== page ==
How to Construct a Felt Pickelhaube

©1996 (print) ©2000 (on the Web) by Mike Gonzales
Web Layout by MW

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Since I've been in the hobby I have successfully built three Pickelhaubes, one made to look like a leather helmet with brass furniture, one to resemble a felt helmet with gray metal furniture and my latest a copy of an ersatz canvas covered cork helmet with field gray furniture. All these reproductions had one thing in common; they started off as felt derby hats.

The metamorphosis from derby to Pickelhaube is not difficult, but it is time consuming and labor intensive. If you?ve no patience or eye for detail then perhaps this is not for you.

To get started building your Pickelhaube helmet body you will require the following materials:

      1.a quality derby hat

      2. the templates herewith provided (templates are here as thumbnails at the bottom of the page--simply click on them for a full size template you can print out--or... click HERE)

      3.shellac, polyurethane or other stiffener (non-aerosol)

      4.button thread, and a heavy duty needle

      5.needle nose pliers

      6.a good sharp pair of short jawed scissors Exacto knife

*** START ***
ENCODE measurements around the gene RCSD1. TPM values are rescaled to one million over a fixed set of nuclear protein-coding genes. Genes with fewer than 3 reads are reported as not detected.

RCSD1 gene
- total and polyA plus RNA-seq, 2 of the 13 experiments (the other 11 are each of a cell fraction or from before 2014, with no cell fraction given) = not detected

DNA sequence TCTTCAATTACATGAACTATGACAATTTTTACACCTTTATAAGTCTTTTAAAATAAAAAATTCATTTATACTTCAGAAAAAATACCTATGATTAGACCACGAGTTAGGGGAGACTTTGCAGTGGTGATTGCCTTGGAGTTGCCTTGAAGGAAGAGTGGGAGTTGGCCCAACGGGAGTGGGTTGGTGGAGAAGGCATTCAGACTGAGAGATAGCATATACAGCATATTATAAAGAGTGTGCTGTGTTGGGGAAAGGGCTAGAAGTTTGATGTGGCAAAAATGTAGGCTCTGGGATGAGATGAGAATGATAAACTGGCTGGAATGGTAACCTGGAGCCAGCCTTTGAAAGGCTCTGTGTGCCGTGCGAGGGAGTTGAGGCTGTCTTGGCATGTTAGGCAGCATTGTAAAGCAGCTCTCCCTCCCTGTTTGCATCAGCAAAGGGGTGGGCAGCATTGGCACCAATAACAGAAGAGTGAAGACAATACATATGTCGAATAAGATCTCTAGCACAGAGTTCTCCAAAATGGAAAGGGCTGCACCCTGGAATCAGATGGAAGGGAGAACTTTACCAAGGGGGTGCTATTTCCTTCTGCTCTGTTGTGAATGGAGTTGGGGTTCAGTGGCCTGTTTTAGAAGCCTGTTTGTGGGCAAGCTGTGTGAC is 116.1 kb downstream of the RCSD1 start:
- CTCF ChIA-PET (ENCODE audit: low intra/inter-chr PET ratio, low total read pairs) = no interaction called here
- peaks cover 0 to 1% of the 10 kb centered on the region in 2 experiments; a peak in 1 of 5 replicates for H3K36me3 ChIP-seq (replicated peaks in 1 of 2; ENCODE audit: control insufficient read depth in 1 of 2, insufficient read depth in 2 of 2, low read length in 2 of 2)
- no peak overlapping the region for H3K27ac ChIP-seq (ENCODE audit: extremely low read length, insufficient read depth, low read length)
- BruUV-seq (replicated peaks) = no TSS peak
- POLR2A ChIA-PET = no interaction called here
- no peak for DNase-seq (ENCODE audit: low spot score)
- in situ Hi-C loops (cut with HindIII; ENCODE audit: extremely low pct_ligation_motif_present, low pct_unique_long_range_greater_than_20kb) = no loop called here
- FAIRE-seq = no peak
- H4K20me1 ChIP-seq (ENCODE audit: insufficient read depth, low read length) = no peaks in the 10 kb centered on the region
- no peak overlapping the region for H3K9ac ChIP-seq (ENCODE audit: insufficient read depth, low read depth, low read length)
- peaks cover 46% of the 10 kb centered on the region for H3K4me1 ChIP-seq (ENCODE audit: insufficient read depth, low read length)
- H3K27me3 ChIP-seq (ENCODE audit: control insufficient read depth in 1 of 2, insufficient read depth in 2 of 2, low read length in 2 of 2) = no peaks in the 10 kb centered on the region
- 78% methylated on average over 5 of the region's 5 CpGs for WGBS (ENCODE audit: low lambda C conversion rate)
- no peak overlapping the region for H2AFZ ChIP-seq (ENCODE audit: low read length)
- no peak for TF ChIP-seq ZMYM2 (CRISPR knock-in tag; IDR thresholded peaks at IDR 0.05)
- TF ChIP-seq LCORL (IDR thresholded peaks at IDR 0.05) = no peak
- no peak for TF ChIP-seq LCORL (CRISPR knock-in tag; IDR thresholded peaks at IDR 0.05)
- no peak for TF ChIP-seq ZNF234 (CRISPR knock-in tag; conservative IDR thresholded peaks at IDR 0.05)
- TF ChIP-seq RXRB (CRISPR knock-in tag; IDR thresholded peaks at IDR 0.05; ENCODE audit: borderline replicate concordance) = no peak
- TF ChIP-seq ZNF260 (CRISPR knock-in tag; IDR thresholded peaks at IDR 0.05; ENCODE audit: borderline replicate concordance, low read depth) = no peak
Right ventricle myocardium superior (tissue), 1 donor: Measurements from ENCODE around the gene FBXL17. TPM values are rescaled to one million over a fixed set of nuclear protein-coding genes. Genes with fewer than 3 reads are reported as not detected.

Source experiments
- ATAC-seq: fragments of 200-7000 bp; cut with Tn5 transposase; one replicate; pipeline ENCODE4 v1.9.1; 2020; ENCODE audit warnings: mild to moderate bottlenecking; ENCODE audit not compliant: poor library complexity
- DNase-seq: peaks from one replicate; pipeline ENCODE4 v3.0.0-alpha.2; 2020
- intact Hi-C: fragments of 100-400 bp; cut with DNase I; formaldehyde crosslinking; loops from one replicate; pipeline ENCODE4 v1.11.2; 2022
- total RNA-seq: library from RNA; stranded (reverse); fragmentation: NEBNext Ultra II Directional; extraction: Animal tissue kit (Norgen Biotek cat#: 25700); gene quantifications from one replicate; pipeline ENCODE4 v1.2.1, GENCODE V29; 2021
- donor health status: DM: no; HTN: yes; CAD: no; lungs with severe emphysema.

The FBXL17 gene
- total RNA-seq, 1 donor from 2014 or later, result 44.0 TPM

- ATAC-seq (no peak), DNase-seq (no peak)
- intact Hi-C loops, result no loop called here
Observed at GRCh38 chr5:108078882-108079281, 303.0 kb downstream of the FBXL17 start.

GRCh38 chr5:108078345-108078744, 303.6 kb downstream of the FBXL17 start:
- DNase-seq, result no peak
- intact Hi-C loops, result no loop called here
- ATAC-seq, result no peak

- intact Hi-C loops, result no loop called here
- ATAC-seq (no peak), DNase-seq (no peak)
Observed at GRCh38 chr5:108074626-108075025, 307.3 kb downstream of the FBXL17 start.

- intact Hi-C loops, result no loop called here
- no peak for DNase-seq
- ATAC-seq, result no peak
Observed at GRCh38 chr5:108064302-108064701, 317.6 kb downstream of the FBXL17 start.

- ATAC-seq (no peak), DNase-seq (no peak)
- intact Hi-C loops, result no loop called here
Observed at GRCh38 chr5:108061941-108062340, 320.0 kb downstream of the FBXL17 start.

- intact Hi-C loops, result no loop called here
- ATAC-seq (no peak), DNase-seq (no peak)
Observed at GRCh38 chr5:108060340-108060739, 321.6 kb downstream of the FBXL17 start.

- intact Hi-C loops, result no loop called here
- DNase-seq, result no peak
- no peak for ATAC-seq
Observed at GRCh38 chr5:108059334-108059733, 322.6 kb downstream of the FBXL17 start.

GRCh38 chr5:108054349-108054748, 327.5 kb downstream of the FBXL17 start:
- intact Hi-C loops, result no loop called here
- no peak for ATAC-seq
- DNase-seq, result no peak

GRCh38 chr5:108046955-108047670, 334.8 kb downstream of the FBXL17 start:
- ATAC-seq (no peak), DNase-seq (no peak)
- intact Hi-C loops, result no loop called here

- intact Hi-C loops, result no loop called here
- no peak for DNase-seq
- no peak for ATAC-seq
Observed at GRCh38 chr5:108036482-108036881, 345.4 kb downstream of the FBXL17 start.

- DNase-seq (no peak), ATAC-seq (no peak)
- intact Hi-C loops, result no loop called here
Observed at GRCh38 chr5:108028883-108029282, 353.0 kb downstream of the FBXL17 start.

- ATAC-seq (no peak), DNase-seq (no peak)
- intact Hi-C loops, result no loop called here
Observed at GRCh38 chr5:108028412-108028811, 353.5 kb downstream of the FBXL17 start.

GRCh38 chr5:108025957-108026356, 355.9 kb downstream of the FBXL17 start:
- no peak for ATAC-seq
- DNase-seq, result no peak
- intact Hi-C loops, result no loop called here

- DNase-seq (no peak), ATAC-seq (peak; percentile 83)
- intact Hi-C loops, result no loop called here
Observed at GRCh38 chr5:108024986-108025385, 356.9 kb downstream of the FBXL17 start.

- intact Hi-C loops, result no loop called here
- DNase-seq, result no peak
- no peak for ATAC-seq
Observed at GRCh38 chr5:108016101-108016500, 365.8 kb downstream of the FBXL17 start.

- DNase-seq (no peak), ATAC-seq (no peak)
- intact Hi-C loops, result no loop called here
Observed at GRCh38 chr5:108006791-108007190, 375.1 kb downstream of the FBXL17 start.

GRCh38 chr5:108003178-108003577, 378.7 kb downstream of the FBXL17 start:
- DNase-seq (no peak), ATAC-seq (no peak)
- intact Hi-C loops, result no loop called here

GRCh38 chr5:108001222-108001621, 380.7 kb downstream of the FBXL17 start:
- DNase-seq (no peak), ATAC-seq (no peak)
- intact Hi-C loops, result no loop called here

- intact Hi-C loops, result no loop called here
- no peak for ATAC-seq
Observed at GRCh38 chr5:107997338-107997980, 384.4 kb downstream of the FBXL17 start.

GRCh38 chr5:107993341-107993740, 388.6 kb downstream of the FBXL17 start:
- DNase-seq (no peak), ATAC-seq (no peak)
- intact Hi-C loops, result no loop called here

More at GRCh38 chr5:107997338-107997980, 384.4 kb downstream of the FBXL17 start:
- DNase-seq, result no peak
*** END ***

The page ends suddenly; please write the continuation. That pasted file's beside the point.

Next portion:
8.white crayon or used piece of soap

      9.a piece of light weight leather large enough to cut a liner from.

      10.high gloss black latex paint

Those of you who are Civil War reenactors no doubt have catalogs from companies who sell reproduction period clothing. One such company is "River Junction Trade Company". Buy yourself a good derby hat, it is important that you purchase the hat at least a full size larger than you wear, size XL if you would normally wear size L, or L if you wear an get the idea.

When the hat arrives and you're ready to begin, keep the old carpenter's motto in mind, "measure twice, cut once." First carefully remove the ribbon from the base of the crown, you'll need your Exacto knife for this, start at the "bow" this is where the two ends meet. You'll find this ribbon tacked down every couple of inches or so. Next remove the ribbon from around the bill, be careful not to cut the bill, you are going to need nearly every bit of it! Then remove the sweatband and liner from the interior.